An omnibus volume of Joseph C. Lincoln stories has Just been published by Coward-McCann under the title, "All Alongshore." Although Lincoln has been writing for thirty years, this is only the second volume of short stories be has published. It is the only book from his pen that will appear this year. It contains more than 500 pages, 18 stories of the salty, whimsical, bluff Cape Cod characters that he has made famous.

Chicago Daily Tribune. Jul 29, 1932; pg.13


Jos. C. Lincoln Writes a New Cape Cod Tale

"Head Tide" Is a "Good, Man-Sized Story."

BY FANNY BUTCHER " Head Tide," by Joseph C. Lincoln. [Appleton.] Published today.

    CAPE COD la practically the private fictional preserve of Joseph C. Lincoln. Not that other authors have not "poached " or did not have squatter rights before Mr. Lincoln staked out his claim. But Joseph C. Lincoln's name has become synonymous with Cape Cod.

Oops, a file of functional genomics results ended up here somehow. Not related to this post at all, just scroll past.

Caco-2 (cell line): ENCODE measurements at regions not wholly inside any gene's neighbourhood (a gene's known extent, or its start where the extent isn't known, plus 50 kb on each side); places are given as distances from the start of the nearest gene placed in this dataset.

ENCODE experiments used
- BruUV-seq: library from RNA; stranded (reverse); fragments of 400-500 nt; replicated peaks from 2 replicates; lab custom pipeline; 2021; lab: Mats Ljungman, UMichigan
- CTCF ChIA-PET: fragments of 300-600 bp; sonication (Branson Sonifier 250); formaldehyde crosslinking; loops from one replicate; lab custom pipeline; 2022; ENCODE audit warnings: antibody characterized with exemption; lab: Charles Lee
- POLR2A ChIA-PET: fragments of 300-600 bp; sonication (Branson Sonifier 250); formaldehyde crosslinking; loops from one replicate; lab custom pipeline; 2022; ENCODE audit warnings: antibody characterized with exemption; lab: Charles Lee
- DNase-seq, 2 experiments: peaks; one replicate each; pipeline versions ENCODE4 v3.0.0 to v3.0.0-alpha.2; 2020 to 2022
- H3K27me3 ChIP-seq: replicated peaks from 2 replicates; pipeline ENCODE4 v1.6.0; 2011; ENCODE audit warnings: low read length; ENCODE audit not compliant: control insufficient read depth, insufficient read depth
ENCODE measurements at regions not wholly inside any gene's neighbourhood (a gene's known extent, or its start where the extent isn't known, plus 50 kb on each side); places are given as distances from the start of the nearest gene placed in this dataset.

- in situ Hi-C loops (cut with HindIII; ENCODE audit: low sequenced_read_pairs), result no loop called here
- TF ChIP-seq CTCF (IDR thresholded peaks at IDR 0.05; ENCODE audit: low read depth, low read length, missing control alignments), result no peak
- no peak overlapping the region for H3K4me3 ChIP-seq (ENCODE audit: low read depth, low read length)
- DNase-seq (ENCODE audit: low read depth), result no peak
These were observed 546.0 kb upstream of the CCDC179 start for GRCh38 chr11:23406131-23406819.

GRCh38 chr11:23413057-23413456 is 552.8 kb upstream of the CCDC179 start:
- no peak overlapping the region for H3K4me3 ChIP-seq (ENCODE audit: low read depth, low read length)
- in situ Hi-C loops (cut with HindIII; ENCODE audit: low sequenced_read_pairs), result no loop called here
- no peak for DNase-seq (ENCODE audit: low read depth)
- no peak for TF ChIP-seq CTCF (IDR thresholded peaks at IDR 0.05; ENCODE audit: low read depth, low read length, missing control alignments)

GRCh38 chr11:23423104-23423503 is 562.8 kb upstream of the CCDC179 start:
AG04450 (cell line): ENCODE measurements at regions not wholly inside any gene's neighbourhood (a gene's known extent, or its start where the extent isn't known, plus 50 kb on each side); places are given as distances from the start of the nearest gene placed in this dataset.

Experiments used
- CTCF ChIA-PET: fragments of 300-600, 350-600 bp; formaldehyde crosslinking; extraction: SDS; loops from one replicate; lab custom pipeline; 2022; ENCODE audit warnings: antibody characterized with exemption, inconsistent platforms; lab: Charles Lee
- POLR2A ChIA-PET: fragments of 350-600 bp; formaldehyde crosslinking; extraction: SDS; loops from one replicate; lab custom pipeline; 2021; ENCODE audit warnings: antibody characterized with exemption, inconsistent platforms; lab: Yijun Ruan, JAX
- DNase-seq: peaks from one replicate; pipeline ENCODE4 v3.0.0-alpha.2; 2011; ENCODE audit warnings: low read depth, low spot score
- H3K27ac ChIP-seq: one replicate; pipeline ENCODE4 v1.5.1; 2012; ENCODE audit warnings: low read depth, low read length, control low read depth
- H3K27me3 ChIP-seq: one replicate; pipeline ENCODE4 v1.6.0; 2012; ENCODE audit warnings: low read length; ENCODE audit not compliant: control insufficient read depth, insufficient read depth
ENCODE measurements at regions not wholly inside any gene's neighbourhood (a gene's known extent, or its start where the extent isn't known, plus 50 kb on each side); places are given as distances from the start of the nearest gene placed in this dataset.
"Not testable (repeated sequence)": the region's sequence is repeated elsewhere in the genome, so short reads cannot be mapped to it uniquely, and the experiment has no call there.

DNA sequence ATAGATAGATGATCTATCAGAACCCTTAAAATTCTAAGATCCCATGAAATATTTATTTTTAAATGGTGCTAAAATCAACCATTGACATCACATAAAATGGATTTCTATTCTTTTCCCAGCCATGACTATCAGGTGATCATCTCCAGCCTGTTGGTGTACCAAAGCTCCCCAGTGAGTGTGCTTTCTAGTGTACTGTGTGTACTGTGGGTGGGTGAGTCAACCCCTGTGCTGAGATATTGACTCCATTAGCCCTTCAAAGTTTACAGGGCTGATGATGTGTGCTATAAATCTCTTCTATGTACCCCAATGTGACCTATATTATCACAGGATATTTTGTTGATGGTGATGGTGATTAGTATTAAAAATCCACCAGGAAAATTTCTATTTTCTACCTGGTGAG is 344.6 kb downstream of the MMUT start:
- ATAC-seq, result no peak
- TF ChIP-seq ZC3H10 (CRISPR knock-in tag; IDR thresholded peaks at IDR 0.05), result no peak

He has never written about anything else, so far as I know. He started his literary life writing verses in Cape Cod dialect to help sell sketches which he drew. And he knew that dialect  because he was born on Cape Cod and spent his childhood there, and has gone back practically every summer of his life to his native dunes and salt air.

    "Head Tide" is, like the thirty-one volumes which have preceded it in the twenty-eight years since his first novel, "Cap'n Eri," was published [1904], about a Cape Cod community, and it is, like most of the later novels, the story of the conflict between an "import" and the natives.

    The imported character in "Head Tide" is the nephew of the owner and editor of the local paper of Wellmouth Four Corners, a young man whom the elderly native had never known but to whom he left his "fortune," consisting of the small local paper, the Wellmouth Eagle, a small job printing business in connection with the paper, and a few stocks and bonds. The paper was a country weekly, and by 1870—the period of the novel—the Wellmouth Eagle had been controlled for the lifetime of its former editor by a small group of influential Wellmouthians, with the owner of the paper a mere yes-man to them.